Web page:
“He just keeps putting it all together,” manager Brian Snitker said. “The defense is off the charts. The awareness, the leadership he’s developed, how he’s come on as a hitter. He’s worked really, really hard the last few years figuring out who he is as a hitter. You look up there the last couple years, those are really good offensive numbers for a shortstop. Then the plays he makes, the athleticism, the awareness. To me, it’s off the charts. This guy is a winning player.”
Perhaps Swanson wants to print that quote and place it on President of Baseball Operations Alex Anthopoulos’ desk. Every conversation about the 28-year old this season comes with the free-agency caveat. Snitker laid out why Swanson is an invaluable part of the defending champs, on and off the field, and he continues making a strong case he’s worth a long-term commitment.
It’s been a beauty of a contract year for Swanson. He’s hitting .277/.328/.444 with 31 doubles, 24 homers and 95 RBIs, earning his first All-Star nod. He’s played his usual superb defense. He’s even played in every game after experiencing injury issues earlier in his career. In fact, Swanson has become an iron man. Dating back to the truncated 2020 season, he’s played in 378 of 380 possible games.
Swanson even exudes Atlanta. He’s a proud member of the community to the point he referenced winning the World Series in Houston as perhaps exorcizing the Falcons’ demons (They squandered Super Bowl LI at NRG Stadium). Despite being Atlanta through and through, there’s uncertainty with Swanson’s free agency, especially after his friend Freeman – also represented by Excel Sports Management – had a messy breakup with the franchise as a free agent.
Players handle expiring contracts differently, but Swanson has seemed totally unaffected, even as the prospect of him departing his hometown team is a mere month away. If anything, maybe it’s helped his performance.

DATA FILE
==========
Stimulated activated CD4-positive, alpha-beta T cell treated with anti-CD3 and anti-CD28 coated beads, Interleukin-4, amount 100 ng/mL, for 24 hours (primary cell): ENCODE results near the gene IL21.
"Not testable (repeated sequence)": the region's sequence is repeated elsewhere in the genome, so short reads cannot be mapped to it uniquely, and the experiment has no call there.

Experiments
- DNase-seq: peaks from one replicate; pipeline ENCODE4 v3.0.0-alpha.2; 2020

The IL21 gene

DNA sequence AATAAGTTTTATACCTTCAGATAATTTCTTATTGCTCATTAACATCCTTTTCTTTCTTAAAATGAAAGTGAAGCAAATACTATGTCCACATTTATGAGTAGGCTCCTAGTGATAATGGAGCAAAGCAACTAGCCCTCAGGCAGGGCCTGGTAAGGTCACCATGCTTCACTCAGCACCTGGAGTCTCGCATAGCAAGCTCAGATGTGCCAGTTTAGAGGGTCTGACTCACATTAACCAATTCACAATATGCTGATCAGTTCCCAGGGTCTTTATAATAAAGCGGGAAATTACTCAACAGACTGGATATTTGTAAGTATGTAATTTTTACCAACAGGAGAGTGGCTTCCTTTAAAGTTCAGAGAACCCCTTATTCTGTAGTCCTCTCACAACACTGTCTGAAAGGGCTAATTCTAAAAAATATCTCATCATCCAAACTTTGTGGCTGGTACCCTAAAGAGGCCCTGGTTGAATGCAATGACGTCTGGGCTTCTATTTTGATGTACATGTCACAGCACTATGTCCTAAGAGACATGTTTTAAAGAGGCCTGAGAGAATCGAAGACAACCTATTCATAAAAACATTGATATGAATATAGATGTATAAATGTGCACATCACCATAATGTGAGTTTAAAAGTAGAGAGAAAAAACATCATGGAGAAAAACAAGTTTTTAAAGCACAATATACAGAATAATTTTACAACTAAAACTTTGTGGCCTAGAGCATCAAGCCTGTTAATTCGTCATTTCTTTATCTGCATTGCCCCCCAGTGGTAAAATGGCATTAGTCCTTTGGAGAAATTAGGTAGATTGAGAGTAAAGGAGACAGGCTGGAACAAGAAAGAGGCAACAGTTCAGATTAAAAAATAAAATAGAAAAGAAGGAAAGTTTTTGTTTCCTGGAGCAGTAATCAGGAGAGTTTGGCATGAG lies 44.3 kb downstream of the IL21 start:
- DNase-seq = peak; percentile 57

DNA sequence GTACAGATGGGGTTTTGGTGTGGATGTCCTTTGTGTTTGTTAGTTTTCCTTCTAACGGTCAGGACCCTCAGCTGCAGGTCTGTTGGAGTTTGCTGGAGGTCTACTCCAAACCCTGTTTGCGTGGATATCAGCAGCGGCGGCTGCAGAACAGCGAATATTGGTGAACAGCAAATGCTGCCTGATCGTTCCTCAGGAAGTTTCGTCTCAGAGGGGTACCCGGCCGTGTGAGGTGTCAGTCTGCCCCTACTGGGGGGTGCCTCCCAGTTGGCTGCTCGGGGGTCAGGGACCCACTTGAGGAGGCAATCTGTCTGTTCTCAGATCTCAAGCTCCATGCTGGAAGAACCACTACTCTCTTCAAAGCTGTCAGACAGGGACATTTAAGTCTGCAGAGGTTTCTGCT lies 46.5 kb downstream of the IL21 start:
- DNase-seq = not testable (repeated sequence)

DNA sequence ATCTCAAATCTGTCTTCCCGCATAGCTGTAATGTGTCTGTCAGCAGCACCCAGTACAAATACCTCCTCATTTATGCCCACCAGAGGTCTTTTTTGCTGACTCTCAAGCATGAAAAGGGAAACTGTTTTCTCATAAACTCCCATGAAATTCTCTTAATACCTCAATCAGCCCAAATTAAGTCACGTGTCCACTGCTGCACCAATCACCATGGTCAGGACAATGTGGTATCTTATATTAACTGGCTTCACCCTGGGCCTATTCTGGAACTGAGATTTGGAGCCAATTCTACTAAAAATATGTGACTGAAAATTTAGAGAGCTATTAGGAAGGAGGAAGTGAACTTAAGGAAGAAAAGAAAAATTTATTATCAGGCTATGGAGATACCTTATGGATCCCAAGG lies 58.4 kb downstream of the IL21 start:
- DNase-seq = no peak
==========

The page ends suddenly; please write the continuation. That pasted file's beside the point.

“It’s not that difficult (to compartmentalize it) because at the end of the day, my passion is competing and winning,” Swanson told The Atlanta Journal-Constitution after Saturday’s game. “When that’s the intention and focus, and when you trust in the good Lord to do what he’s supposed to do, it’s like that old saying – work like it depends on me and pray like it depends on God. So just go out here and play and win and I’ll land wherever He is wanting to put me. There’s some peace that comes with that. And when there is peace like that, you can just go and freely perform and be yourself.”
When The AJC asked more about Swanson’s inner peace, he admitted he has indeed thought about his contractual status. That’s no surprise being that A) he’s human and B) his representatives and the Braves have held conversations. But Swanson has also worked diligently to prioritize the present. He’s doing a nice job there according to his manager Brian Snitker, who said Swanson “is very comfortable in his skin. He’s very confident in himself. He’s handled everything probably as well as I thought he would.”
Swanson explained how:
“I feel like as humans, it’s hard to not – I’d be sitting here lying if I said I hadn’t thought about it,” he told The AJC. “But at the same time, that’s where the peace part comes in. You just put it behind you, put it onto the backburner. My teammates need me. I need my teammates. And if I’m not fully present here for them, then I’m doing them a disservice and I’m doing this organization a disservice. And really, even doing myself a disservice.
“I’ve put a lot of work into myself mentally and spiritually. Thank goodness that I have Mallory (his fiancée) in my life because she helps keep me grounded and focused on the right things. It’s just such a blessing to have people in my life to help me stay that course and that I was raised like that to think like that.”
The mindset is working. Swanson will have the chance to uplift his team again this October. In doing so, he’d only strengthen his case that the Braves should ante up to keep their All-Star home.